Welcome guest, is this your first visit? Click the "Create Account" button now to join.

To disable ads, please log-in.

Shop at TeamEstrogen.com for women's cycling apparel.

Results 1 to 6 of 6
  1. #1
    Join Date
    Jul 2007
    Posts
    1,715

    1st actual mtb ride

    To disable ads, please log-in.

    I'm primarily a roadie gal, but own a hard trail mtb. I have some back and other health issues that I have to be very careful not to crash. Thus, I have never really sought out any major trails to ride on.

    Well, one of our favorite places to camp got some official mtb trails seperate from paved bike path, and walking trails bikes can use. Holy bageebas... what a difference... and what fun!

    The trail was designed in conjunction with the park and a mtb association as a "beginner level". Some of the drops I felt too unsafe skill wise to do without a major crash, but minor crash and bruises, I did indeed complete the whole loop.

    I asked one of my die hard mtb friends if I could say I was a mtb gal with bruises, and he said "no, one must have scars for that!" ...lol, well, I was pretty proud of myself anyway.

    Ran out of time to do the loop again, but somehow when I left, I just felt the need to ride more... to go back and attempt the things I couldn't before. That was a good feeling considering I was scared to even do it to start. Just wanted to share with my TE cyber friends who I think can relate. M

  2. #2
    Join Date
    May 2004
    Location
    Longmont, CO
    Posts
    545
    Congrats!

    Don't worry, if you keep riding your mountain bike, the scars will come =P

    (I kid, I kid! Although I certainly have a nice one on my left elbow ... from a ride at a beginner clinic, of all things!)
    monique

  3. #3
    Join Date
    Jun 2008
    Location
    Ohio
    Posts
    151
    Miranda,

    Good deal, I'm new too (since April), just keep riding. I've had a couple great mentors take me out, did a mtb clinic by-women-for-women (highly recommended), and I'm having a blast. Sunday I road the trail by myself, which I found surprisingly very enjoyable vs. a group ride. I didn't feel I was holding anyone up, didn't feel pressured to push my comfort zone and got a whole new perspective of the trail. Then last night, I rode that same trail w/one guy, let him lead and I felt a new confidence. While chasing him, I pushed myself enough to know I was pushing yet feeling very confident. Yet when those freaky fears popped up I brought it back down It was a great ride!

    Oh, and I wear my bruises and scars as merit badges!!! One cracked rib in early May ... bones heal!!

    Keep us updated on your progress!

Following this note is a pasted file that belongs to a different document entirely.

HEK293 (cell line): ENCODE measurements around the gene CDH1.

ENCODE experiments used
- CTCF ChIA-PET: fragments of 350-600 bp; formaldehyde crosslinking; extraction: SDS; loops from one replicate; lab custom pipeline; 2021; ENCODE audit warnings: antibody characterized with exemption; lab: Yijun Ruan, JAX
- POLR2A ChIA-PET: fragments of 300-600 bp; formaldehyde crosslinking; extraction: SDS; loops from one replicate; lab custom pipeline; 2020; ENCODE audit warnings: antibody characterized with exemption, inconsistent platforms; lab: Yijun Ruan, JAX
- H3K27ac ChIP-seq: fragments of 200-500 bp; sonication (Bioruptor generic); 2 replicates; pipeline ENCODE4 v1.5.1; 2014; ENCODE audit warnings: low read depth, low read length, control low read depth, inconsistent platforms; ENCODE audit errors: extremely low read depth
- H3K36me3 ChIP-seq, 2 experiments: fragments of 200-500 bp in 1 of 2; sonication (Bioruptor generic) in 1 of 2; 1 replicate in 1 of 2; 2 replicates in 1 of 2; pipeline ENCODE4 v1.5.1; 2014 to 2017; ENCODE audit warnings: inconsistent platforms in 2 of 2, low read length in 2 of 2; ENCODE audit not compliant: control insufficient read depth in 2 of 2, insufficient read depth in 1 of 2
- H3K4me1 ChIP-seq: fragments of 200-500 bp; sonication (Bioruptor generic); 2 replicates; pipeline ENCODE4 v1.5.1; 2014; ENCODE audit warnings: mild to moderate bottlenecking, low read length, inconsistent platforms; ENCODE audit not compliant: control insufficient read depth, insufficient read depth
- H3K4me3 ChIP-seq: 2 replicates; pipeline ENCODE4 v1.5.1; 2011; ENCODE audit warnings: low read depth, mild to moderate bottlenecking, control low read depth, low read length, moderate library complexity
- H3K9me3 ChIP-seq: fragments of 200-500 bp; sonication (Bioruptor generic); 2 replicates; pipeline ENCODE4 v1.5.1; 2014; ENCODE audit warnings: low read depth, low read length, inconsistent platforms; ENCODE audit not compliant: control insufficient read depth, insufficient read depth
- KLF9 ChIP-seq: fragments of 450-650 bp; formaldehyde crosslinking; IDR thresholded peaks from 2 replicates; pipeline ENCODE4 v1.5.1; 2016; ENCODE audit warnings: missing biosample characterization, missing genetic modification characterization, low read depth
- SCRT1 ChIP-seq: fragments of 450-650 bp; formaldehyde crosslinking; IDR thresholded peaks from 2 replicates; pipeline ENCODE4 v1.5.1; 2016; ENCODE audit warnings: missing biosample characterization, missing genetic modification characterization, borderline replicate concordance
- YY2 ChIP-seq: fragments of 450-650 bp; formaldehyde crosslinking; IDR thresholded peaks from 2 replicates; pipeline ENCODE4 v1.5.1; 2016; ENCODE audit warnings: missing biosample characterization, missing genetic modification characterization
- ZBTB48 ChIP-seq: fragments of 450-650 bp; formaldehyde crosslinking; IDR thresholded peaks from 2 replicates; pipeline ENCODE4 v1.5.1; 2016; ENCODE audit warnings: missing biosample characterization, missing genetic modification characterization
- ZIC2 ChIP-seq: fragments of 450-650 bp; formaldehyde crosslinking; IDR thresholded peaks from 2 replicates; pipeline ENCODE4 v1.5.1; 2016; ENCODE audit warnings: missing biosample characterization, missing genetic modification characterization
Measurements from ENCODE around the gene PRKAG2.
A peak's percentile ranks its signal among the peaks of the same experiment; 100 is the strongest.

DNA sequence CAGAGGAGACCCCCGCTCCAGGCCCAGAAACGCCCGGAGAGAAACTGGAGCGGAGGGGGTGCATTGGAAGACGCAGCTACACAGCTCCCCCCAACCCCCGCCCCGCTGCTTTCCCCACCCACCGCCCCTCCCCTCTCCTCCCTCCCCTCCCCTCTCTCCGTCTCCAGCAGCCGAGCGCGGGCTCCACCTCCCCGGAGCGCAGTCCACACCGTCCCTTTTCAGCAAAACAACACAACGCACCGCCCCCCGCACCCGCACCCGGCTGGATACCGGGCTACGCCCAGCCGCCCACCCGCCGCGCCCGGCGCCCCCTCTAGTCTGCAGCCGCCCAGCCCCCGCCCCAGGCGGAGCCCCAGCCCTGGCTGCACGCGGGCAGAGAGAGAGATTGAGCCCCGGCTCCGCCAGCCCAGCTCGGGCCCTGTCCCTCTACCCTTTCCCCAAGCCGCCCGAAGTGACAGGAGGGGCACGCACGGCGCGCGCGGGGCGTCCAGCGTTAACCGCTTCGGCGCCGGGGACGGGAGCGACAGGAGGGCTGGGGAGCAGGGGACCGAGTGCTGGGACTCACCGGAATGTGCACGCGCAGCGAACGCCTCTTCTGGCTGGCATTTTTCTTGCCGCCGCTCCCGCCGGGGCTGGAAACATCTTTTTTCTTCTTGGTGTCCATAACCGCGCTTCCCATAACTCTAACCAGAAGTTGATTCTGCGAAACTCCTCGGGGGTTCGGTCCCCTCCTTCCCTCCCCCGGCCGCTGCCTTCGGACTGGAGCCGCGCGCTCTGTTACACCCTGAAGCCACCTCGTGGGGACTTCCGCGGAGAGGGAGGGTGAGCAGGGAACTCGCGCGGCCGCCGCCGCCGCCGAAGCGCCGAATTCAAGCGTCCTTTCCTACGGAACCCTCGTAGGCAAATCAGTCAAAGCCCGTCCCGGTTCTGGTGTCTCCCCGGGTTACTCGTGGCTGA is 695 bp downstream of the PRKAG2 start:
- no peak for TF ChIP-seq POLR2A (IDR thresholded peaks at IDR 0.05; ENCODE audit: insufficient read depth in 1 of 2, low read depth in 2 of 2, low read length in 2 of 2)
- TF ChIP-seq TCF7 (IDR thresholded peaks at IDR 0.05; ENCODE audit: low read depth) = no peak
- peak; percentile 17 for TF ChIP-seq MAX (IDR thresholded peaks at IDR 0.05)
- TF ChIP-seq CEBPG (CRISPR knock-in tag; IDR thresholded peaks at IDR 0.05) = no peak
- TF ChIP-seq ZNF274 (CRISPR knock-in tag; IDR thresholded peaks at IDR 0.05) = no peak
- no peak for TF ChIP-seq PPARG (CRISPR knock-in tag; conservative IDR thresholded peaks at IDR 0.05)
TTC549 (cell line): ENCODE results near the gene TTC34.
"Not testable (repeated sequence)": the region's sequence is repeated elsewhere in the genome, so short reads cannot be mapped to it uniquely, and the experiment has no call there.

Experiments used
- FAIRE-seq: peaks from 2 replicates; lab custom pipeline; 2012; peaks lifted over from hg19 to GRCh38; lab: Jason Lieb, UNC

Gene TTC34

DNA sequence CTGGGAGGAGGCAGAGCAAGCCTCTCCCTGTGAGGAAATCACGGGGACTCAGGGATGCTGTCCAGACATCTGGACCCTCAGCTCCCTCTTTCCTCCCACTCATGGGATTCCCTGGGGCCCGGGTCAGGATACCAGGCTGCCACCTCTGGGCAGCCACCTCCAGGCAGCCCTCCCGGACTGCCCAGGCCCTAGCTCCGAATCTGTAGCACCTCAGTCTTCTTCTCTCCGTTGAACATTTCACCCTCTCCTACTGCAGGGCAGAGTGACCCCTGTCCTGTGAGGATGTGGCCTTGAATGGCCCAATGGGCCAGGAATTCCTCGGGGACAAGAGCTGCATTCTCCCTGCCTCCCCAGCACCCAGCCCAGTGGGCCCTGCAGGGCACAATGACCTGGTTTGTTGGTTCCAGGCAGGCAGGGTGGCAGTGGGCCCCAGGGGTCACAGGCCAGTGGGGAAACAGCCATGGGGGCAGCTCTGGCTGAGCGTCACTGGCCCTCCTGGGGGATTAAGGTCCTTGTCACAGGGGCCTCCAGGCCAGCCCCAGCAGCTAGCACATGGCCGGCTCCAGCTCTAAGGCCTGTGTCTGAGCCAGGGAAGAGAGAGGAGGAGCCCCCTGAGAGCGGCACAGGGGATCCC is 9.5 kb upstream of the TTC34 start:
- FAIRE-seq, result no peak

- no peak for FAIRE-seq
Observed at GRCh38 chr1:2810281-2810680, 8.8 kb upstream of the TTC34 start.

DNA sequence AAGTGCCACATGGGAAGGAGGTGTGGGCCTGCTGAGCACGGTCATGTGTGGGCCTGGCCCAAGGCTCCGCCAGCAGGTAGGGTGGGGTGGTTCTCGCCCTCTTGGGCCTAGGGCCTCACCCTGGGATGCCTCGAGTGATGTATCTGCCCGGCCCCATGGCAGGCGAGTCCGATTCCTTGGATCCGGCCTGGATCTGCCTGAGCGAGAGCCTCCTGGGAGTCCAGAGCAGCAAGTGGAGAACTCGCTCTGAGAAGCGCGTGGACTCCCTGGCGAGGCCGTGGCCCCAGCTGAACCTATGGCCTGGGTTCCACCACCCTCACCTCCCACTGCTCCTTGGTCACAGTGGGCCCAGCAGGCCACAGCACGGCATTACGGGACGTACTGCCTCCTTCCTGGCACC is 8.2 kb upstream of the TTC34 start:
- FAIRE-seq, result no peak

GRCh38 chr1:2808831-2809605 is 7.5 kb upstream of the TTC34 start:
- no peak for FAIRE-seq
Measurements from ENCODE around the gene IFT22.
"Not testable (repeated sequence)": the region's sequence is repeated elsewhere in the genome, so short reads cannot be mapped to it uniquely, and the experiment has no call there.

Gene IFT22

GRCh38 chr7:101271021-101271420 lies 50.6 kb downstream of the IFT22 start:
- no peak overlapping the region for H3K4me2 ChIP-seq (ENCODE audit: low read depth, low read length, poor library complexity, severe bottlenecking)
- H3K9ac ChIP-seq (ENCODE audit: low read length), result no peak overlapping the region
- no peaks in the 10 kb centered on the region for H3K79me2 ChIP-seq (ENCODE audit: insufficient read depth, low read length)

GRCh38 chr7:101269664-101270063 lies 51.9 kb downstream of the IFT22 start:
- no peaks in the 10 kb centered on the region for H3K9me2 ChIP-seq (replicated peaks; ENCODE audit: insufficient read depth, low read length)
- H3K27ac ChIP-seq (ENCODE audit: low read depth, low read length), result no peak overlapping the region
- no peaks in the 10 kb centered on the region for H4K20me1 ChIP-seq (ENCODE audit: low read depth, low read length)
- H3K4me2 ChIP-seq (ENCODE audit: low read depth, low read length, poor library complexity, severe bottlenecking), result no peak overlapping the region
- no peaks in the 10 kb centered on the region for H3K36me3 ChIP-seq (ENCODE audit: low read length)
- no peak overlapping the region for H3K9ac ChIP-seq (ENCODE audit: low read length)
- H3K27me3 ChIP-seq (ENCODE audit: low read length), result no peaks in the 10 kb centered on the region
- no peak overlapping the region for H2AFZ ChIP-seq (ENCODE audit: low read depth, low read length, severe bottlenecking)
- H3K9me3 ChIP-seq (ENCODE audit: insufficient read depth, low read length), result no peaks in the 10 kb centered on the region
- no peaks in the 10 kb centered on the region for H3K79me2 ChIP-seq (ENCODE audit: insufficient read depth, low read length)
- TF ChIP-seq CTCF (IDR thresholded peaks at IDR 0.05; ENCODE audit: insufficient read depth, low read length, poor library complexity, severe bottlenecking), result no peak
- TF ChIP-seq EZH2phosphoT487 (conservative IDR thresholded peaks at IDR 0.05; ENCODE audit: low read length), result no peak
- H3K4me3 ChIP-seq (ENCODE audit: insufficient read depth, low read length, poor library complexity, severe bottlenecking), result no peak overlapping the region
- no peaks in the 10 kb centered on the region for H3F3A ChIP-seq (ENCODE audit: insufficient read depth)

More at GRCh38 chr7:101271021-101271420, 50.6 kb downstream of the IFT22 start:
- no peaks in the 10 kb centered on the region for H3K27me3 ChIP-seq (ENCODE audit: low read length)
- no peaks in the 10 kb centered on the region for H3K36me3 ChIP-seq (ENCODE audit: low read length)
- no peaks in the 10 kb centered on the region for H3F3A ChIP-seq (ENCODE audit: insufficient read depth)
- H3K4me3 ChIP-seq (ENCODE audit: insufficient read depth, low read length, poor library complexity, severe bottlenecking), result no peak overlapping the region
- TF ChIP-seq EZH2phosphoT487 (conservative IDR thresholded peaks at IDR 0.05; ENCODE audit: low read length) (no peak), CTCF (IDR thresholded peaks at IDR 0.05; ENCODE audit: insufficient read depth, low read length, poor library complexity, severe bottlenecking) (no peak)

PJ

  4. #4
    Join Date
    Jul 2007
    Posts
    1,715
    Thx ladies. Yes, some sort of clinic would help me I'm sure. I was a bit scared of being injured out alone, but I did like not being rushed. I had a couple sets of guys come up behind me on the trail, and I just pulled off best I could and told them to pass. I thought maybe it was my roadie car sense that said "get over and let those fast moving things go on!".
    Last edited by Miranda; 07-08-2008 at 03:49 PM.

  5. #5
    Join Date
    May 2004
    Location
    Longmont, CO
    Posts
    545
    It took me a long time to try riding alone. Now, probably 80% or more of my mountain bike rides are alone. I like it a lot -- I don't feel pressured to hurry, and I'm more "in the moment" in a lot of ways. When I'm alone, I make sure I ride trails that are some appropriate mix of "familiar / doable" and "well-populated".
    monique

  6. #6
    Join Date
    Jun 2008
    Location
    Ohio
    Posts
    151
    Quote Originally Posted by Miranda View Post
    Thx ladies. Yes, some sort of clinic would help me I'm sure. I was a bit scared of being injured out alone, but I did like not being rushed. I had a couple sets of guys come up behind me on the trail, and I just pulled off best I could and told them to pass. I thought maybe it was my roadie car sense that said "get over and let those fast moving things go on!".
    Miranda,

    At the clinic I went to, it was suggested that we attach a whistle to the shoulder strap of our camelback. That way if you are out alone, fall, and can't even reach around for a cell phone or get cell signal, blowing the whistle will signal someone sooner or later. I thought it a great idea!

    I'm a new rider this year and not very fast rider and tend to be a bit 'brakey' so I've learned as proper trail etiquette to pull over to the right as soon as I can safely on the trail for riders who want to pass.

    PJ
    Last edited by Tabby; 07-09-2008 at 05:22 AM.

 

 

Posting Permissions

  • You may not post new threads
  • You may not post replies
  • You may not post attachments
  • You may not edit your posts
  •